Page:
September 30, 2021 6 min read
There seems to be a general understanding of where leather comes from. Many people know that it comes from the animal skin that is tanned and treated to be able to withstand consistent use and last longer. Leather products are commonly sourced from cattle, but other animals include deer, pigs, and sheep.
However, livestock can differ based on cultural norms that vary worldwide. In Asia, crocodile, alligator, and snake leather are made into popular accessories. You may also come across leather from ostriches and kangaroos in countries like China and India.
In the United States, we generally use cowhides. But there are more specifications here than what meets the eye— the logistics of where on the cow or what part of the hide is fascinating, and frankly, we just love to talk about them.
Cowhide is a popular hide to use in everything from footwear to phone cases, and for a good reason. Cowhide is noted for being tough and durable (as opposed to goat leather which is commonly associated with more fragile gloves). Cowhide is commonly seen in leather jackets and upholstery because it is a reliable and beautiful form of leather.
Cowhide is complex (sort of like human skin — not to get too graphic here). Cowhide consists of many different layers and sections, each with unique qualities.
Cows have separations vertically between layers of skin, and generally, different types of leather come from these different layers. It can be important to know these distinctions when trying to understand the difference between something like top grain leather and full-grain leather.
Like with any craft, the sourcing of your materials drastically impacts your finished product. Making a table out of teak versus oak will yield different properties. The same goes for leather. In this post, we will explain where exactly our leather comes from as it relates to the cow.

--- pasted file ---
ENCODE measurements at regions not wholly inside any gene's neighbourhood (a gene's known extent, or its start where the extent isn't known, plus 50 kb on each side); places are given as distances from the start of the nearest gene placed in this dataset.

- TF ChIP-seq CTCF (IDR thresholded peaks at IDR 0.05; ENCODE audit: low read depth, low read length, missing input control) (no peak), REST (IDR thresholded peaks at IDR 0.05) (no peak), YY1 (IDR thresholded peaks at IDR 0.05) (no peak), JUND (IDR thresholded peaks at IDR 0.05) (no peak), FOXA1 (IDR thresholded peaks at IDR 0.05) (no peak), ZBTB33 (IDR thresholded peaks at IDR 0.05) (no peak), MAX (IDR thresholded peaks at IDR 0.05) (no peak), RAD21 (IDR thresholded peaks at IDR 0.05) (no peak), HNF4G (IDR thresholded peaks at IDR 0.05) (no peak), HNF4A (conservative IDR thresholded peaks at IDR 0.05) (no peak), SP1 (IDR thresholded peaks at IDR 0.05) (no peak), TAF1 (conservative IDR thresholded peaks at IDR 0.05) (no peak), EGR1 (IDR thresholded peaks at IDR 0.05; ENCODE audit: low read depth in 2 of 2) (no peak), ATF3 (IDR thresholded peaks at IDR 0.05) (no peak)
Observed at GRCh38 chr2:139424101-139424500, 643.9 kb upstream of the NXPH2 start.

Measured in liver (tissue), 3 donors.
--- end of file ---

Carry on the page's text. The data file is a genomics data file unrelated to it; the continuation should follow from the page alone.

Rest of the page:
We will explain the different properties and advantages that it gives to our leather. Join us for a conversation about what our craft looks like at Andar and how the source of your leather item can be a total and complete game-changer.
At a chemical level, cowhide is a complex piece of organic matter. Derived from cows, leather is a product of the meat industry. After the beef is harvested, the material not fit for consumption (the hide) can take on a new form through the tanning process.
The leather industry is as old as dirt (endearingly): we have seen cave paintings featuring the use of leather from 40,000 years ago. Archeologists discovered the oldest leather shoe that dates almost 6,000 years ago.
The ancient Greeks used leaves and barks to create a mixture that tans leather.
Since this craft has been practiced for so long, the product that we have today yields the finest goods in terms of quality, innovation, and dedicated craftsmanship.